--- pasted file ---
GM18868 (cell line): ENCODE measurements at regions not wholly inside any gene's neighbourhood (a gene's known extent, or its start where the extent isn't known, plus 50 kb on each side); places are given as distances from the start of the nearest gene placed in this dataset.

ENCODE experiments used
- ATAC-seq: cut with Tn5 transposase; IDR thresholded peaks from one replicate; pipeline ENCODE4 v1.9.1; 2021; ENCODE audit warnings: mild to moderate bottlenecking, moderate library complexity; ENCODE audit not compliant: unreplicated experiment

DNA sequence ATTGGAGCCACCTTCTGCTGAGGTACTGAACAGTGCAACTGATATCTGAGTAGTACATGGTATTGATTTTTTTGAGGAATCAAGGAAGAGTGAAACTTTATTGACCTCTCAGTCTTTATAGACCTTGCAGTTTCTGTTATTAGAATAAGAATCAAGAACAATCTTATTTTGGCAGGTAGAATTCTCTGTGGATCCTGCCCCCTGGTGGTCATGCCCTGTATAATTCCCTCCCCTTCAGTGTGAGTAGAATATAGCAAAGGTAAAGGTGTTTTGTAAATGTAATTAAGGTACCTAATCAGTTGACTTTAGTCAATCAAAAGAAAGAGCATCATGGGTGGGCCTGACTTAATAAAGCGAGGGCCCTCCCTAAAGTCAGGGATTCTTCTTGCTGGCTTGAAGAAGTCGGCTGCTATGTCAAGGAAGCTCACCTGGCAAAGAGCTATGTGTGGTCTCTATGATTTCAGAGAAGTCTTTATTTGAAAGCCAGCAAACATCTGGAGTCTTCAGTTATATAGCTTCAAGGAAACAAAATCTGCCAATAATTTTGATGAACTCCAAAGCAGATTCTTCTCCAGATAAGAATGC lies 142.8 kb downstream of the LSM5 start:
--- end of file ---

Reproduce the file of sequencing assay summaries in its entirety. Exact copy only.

GM18868 (cell line): ENCODE measurements at regions not wholly inside any gene's neighbourhood (a gene's known extent, or its start where the extent isn't known, plus 50 kb on each side); places are given as distances from the start of the nearest gene placed in this dataset.

ENCODE experiments used
- ATAC-seq: cut with Tn5 transposase; IDR thresholded peaks from one replicate; pipeline ENCODE4 v1.9.1; 2021; ENCODE audit warnings: mild to moderate bottlenecking, moderate library complexity; ENCODE audit not compliant: unreplicated experiment

DNA sequence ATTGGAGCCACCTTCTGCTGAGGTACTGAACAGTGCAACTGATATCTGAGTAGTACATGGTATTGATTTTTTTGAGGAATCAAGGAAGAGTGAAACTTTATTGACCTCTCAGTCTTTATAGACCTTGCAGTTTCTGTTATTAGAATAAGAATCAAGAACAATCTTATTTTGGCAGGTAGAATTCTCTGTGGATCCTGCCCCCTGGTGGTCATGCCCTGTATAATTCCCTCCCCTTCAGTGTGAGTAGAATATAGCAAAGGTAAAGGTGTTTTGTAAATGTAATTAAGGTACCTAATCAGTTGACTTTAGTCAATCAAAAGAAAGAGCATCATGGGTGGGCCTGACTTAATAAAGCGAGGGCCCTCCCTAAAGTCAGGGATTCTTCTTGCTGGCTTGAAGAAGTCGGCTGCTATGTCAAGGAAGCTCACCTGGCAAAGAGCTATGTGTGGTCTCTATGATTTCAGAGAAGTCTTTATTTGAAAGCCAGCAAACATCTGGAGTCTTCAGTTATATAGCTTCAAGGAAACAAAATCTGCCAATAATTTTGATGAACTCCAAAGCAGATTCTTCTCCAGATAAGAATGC lies 142.8 kb downstream of the LSM5 start: